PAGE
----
I didn’t know this when I started writing Aramis Fox, but there’s a wrestler out there who’s got the same name as my twitter account: AR Fox. I found this out when fans of his started “@”-ing me.
Like a lot of people on twitter, I keep close track of when other people mention me, so I was onto it pretty quick when the @arfox notifications icon started getting all red-number-y. Who could it be, mentioning my little twitter fiction experiment? I wondered. What could I have done to have merited mild accolades from random people (or possibly my friends) on the social media?
Short answer: nothing.
Aramis Fox is a humble little project that I’ve been doing on and off in my spare time. As such, it hasn’t as yet gained a lot of attention on Twitter, although I am hopeful. To date, though, if you discount my own retweeting of @arfox posts on my personal twitter, the most interaction that Aramis Fox has had with the people out there on twitter has been with fans of AR Fox who for one reason or another have either assumed or never bothered to confirm that he’s even on twitter (as far as I can tell he’s not, but he does seem to have a Facebook page).
And when I say “interaction”, I don’t really mean interaction. It’s all been one-sided on the AR Fox fans’ side. I’ve never replied to any of their off-target shout-outs. I’ve never really known what to say. I kind of like the vicarious view they give me into the world of wrestling fans, and I’ve always been a little worried that whatever I say to correct their misapprehension will just come across as all knob-headed and patronising: “hey dude this is a superhero twitter fiction not some wrestler’s twitter account – duh!”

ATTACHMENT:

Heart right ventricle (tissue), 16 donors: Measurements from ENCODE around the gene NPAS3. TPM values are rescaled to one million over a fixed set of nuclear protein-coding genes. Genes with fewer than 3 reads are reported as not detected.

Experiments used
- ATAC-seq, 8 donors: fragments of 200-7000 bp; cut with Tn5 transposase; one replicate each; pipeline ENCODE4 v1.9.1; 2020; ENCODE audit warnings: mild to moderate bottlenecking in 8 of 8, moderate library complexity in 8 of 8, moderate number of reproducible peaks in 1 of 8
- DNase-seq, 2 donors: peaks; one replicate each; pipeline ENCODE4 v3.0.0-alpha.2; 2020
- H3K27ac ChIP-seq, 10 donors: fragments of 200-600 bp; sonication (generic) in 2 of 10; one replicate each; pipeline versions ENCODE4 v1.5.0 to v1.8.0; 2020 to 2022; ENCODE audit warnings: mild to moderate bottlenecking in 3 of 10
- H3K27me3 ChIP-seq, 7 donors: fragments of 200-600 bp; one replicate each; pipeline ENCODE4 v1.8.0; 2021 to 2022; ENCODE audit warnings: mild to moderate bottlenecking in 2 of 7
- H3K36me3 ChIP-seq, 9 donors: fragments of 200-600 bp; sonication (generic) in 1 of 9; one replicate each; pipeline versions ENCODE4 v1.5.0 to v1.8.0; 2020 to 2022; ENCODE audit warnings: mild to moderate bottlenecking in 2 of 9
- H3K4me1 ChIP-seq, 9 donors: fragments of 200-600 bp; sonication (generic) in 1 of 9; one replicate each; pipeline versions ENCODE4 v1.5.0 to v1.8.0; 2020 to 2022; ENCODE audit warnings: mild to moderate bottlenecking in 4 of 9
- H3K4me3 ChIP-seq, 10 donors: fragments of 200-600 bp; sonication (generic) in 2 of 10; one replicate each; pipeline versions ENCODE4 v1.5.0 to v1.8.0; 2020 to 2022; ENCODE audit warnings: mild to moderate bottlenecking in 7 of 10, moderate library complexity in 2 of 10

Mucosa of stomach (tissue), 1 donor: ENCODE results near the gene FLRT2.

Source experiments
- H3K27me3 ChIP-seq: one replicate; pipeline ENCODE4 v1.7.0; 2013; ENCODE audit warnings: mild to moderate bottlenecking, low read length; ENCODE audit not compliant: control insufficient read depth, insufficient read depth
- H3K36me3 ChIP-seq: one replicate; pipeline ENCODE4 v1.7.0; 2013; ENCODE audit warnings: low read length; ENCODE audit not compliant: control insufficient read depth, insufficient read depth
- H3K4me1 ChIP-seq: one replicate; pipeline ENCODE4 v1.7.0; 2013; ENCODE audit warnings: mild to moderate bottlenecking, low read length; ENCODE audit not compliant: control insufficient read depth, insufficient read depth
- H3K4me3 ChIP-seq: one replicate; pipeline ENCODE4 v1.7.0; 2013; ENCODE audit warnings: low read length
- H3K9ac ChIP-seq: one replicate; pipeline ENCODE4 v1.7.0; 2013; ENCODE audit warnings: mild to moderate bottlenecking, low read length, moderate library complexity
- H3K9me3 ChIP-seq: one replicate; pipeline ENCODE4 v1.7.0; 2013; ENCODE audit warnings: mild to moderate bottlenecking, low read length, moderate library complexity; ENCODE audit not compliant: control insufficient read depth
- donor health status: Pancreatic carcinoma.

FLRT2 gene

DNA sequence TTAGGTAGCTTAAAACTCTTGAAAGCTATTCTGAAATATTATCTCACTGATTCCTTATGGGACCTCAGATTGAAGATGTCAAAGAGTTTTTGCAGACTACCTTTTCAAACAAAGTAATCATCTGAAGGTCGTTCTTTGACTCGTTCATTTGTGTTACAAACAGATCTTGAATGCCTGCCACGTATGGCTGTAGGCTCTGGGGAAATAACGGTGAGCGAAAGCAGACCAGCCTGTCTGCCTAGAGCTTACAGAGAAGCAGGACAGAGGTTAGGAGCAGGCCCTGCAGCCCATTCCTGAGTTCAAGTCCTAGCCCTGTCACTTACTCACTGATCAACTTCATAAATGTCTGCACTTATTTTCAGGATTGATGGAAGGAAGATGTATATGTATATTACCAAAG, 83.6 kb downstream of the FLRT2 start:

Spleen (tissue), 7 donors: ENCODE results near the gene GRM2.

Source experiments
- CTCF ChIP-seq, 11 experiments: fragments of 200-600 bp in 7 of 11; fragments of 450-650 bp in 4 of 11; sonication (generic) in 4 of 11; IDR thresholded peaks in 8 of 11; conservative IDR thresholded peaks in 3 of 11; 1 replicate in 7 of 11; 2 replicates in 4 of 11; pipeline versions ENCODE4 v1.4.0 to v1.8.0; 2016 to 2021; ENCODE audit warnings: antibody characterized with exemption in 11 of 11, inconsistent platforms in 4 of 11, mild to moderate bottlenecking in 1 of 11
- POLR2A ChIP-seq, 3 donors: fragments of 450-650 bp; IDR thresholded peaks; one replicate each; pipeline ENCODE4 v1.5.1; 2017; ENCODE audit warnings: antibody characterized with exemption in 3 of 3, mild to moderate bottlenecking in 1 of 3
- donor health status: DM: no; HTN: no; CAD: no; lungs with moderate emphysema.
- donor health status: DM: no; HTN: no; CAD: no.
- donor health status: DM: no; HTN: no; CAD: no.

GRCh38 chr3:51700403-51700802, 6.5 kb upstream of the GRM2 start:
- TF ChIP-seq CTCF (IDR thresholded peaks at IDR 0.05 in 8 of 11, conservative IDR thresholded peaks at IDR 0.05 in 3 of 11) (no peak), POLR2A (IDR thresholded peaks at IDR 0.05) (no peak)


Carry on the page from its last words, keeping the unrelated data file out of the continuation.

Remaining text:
I’ve looked into AR Fox’s career a little, but I haven’t dug too deeply. Not sure why. I’ve never been a massive fan of wrestling – maybe that’s it. Maybe I just don’t want to get too close in case I accidentally pop this funny little bubble of catcalls and props aimed at someone who isn’t me.
I did do a little research into the man last year when I decided to use this experience as the basis of something in the novel, and wrote a scene where Aramis goes to a pub and, because at this point in his story his costume consists of a bright yellow balaclava that makes him look like a Mexican masked luchadore, gets mistaken for a famous wrestler called Rudy Ricochet and put in a headlock by an overzealous and possibly drunk fan.
I was pleased with how that scene played out, and I think I’ll be working more of this mistaken identity plot point into future instalments of Aramis Fox.
So why did I choose Aramis Fox in the first place? Well, The Aramis part comes from a thing I like to do where I give my characters the names of famous people (like I did for Steven Lydon, the protagonist of Man Bites Dog, who has the same last name as Johnny Rotten).
The Fox part comes from Aramis’s full name, Aramis Richard Fox, a name I chose for its initials, which are my initials as well. I’ve always had trouble naming my protagonists, and one of the things I do to make it a little easier to come up with names is just to give them my initials. Hence Aramis Fox (also hence Anthony Raymond Fayne, the star of the other novel I’m ostensibly working on at the moment).
I may also have nicked the idea from comic writer Grant Morrison, who wrote a character based on himself into The Invisibles comic series as some kind of weird chaos magik experiment. I’m not that interested in manipulating my life using sympathetic magic and a fictional tulpa, but I do get a kick out of having some kind of personal connection to Aramis, however minor.
Egotistical? Maybe – but look at the crazy wonderful coincidence that my ego has generated.